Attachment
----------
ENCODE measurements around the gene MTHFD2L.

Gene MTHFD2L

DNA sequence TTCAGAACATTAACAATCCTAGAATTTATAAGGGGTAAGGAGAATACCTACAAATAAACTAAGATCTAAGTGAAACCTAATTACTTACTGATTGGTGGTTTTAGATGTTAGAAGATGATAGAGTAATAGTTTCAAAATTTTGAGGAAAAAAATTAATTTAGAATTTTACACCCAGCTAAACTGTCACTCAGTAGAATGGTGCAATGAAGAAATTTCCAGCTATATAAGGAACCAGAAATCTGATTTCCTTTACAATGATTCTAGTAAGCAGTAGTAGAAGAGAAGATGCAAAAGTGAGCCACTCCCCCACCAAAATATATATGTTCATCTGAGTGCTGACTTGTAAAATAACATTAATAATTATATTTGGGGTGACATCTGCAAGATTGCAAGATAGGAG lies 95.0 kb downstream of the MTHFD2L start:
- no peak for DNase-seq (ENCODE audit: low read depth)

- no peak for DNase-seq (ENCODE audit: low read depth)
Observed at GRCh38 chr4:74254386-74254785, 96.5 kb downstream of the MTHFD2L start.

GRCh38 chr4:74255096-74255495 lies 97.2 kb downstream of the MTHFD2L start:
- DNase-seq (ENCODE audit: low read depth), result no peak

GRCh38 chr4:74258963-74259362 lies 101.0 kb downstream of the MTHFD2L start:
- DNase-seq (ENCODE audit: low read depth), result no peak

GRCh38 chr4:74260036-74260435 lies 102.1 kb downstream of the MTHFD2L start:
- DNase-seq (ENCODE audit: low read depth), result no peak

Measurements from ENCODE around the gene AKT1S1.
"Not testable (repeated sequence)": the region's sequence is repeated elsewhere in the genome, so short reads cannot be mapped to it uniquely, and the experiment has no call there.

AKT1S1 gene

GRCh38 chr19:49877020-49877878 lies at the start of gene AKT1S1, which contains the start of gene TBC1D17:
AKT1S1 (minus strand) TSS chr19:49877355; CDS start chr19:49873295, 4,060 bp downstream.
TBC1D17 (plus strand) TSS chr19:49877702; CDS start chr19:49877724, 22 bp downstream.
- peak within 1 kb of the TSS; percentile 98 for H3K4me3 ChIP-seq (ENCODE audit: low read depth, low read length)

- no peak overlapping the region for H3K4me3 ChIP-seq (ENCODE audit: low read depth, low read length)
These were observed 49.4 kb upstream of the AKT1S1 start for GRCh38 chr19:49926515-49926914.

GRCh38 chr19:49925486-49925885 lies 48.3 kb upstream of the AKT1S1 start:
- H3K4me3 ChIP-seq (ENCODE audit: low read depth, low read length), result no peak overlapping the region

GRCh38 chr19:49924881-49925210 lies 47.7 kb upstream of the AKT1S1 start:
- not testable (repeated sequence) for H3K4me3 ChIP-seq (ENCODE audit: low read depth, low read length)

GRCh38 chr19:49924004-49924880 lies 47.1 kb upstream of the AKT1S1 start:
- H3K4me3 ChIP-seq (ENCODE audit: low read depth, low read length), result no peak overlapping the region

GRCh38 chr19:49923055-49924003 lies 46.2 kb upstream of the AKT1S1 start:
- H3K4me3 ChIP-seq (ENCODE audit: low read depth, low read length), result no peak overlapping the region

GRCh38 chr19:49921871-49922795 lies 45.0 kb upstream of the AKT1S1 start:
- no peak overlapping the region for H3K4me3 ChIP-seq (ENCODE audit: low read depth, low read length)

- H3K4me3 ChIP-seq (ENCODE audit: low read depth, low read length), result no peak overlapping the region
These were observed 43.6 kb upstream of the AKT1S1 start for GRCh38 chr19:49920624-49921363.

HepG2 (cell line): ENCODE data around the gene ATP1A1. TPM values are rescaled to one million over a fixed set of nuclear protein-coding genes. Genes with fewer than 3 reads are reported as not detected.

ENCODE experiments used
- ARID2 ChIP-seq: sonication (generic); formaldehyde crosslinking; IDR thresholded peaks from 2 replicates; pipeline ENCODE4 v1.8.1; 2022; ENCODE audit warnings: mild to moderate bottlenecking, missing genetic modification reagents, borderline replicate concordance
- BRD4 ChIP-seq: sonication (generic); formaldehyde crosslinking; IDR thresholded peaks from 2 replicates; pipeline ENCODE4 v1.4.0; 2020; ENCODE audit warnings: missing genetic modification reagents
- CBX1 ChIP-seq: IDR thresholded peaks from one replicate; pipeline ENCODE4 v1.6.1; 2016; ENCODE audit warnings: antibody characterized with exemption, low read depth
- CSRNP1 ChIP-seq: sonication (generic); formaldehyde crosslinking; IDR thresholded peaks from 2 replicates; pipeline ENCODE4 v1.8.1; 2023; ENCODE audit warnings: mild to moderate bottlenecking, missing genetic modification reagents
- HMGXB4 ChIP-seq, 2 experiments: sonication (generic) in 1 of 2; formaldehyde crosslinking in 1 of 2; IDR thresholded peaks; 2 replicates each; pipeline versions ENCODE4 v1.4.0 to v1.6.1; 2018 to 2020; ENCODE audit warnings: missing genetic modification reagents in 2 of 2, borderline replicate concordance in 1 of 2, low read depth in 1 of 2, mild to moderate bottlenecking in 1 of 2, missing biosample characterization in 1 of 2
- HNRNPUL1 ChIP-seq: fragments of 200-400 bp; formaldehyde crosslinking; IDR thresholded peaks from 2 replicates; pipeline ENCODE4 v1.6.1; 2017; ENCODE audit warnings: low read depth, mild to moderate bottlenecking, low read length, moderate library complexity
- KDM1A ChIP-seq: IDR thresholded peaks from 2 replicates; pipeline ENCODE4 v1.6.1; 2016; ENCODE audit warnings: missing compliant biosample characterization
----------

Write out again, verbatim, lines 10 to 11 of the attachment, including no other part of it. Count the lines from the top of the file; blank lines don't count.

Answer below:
- DNase-seq (ENCODE audit: low read depth), result no peak

GRCh38 chr4:74260036-74260435 lies 102.1 kb downstream of the MTHFD2L start: